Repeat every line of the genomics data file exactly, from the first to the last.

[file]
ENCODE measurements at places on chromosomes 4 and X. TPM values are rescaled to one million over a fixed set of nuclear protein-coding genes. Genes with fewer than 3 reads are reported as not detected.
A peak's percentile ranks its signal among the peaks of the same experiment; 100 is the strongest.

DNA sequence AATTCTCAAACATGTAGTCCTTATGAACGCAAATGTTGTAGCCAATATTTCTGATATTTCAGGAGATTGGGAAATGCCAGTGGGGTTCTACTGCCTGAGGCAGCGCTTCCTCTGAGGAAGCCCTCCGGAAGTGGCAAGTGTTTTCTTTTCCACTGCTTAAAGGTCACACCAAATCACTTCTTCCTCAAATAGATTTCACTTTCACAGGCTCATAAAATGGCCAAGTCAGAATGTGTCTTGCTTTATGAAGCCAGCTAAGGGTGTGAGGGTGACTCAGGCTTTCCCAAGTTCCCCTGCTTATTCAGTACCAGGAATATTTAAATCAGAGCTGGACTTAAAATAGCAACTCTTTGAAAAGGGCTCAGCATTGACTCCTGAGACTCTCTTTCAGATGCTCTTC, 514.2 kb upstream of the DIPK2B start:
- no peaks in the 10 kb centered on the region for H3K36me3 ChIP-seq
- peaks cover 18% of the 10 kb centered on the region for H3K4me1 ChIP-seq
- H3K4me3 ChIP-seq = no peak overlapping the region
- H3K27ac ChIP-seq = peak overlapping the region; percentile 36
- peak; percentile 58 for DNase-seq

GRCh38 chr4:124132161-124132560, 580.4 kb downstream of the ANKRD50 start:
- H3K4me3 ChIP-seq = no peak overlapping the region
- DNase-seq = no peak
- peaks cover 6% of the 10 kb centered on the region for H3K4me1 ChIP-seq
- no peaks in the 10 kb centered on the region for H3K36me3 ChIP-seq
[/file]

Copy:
ENCODE measurements at places on chromosomes 4 and X. TPM values are rescaled to one million over a fixed set of nuclear protein-coding genes. Genes with fewer than 3 reads are reported as not detected.
A peak's percentile ranks its signal among the peaks of the same experiment; 100 is the strongest.

DNA sequence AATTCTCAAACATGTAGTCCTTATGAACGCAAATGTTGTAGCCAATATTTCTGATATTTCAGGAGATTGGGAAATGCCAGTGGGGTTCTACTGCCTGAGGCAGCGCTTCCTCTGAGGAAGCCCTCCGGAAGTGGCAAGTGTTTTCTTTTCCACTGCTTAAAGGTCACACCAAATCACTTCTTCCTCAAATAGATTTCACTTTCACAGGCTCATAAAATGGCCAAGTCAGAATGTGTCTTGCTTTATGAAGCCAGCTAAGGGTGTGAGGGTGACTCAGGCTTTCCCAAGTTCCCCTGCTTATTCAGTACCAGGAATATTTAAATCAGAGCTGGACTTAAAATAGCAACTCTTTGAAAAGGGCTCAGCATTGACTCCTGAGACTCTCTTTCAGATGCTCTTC, 514.2 kb upstream of the DIPK2B start:
- no peaks in the 10 kb centered on the region for H3K36me3 ChIP-seq
- peaks cover 18% of the 10 kb centered on the region for H3K4me1 ChIP-seq
- H3K4me3 ChIP-seq = no peak overlapping the region
- H3K27ac ChIP-seq = peak overlapping the region; percentile 36
- peak; percentile 58 for DNase-seq

GRCh38 chr4:124132161-124132560, 580.4 kb downstream of the ANKRD50 start:
- H3K4me3 ChIP-seq = no peak overlapping the region
- DNase-seq = no peak
- peaks cover 6% of the 10 kb centered on the region for H3K4me1 ChIP-seq
- no peaks in the 10 kb centered on the region for H3K36me3 ChIP-seq